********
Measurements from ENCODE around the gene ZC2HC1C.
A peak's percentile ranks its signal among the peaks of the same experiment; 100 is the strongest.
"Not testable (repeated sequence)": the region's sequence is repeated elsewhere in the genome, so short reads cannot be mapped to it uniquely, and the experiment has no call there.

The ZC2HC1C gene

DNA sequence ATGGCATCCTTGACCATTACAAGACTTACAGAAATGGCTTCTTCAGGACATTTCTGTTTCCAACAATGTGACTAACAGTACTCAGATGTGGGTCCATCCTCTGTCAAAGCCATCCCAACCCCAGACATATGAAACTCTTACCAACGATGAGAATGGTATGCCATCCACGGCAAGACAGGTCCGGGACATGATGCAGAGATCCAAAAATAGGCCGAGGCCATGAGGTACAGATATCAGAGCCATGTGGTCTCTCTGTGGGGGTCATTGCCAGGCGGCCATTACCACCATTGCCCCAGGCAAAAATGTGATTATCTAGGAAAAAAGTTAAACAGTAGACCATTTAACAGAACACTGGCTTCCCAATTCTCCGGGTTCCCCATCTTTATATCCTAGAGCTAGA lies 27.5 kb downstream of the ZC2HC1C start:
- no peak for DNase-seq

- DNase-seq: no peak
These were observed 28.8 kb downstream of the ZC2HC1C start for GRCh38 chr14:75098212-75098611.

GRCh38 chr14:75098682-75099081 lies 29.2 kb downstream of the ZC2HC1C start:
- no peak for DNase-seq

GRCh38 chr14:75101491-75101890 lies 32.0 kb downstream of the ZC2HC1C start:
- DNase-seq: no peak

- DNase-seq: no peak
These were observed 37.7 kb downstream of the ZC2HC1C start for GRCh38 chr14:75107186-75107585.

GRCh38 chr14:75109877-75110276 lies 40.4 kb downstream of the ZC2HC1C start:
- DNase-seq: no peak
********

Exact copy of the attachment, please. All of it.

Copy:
Measurements from ENCODE around the gene ZC2HC1C.
A peak's percentile ranks its signal among the peaks of the same experiment; 100 is the strongest.
"Not testable (repeated sequence)": the region's sequence is repeated elsewhere in the genome, so short reads cannot be mapped to it uniquely, and the experiment has no call there.

The ZC2HC1C gene

DNA sequence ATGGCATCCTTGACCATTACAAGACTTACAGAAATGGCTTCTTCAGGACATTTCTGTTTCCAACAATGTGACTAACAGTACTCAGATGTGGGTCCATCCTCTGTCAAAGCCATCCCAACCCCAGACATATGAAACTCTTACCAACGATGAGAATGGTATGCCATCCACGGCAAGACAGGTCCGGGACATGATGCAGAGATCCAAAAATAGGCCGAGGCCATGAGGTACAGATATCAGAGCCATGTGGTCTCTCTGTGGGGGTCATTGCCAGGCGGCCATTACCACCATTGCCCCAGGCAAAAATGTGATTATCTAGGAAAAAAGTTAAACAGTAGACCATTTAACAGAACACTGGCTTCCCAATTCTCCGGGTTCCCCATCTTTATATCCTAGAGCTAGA lies 27.5 kb downstream of the ZC2HC1C start:
- no peak for DNase-seq

- DNase-seq: no peak
These were observed 28.8 kb downstream of the ZC2HC1C start for GRCh38 chr14:75098212-75098611.

GRCh38 chr14:75098682-75099081 lies 29.2 kb downstream of the ZC2HC1C start:
- no peak for DNase-seq

GRCh38 chr14:75101491-75101890 lies 32.0 kb downstream of the ZC2HC1C start:
- DNase-seq: no peak

- DNase-seq: no peak
These were observed 37.7 kb downstream of the ZC2HC1C start for GRCh38 chr14:75107186-75107585.

GRCh38 chr14:75109877-75110276 lies 40.4 kb downstream of the ZC2HC1C start:
- DNase-seq: no peak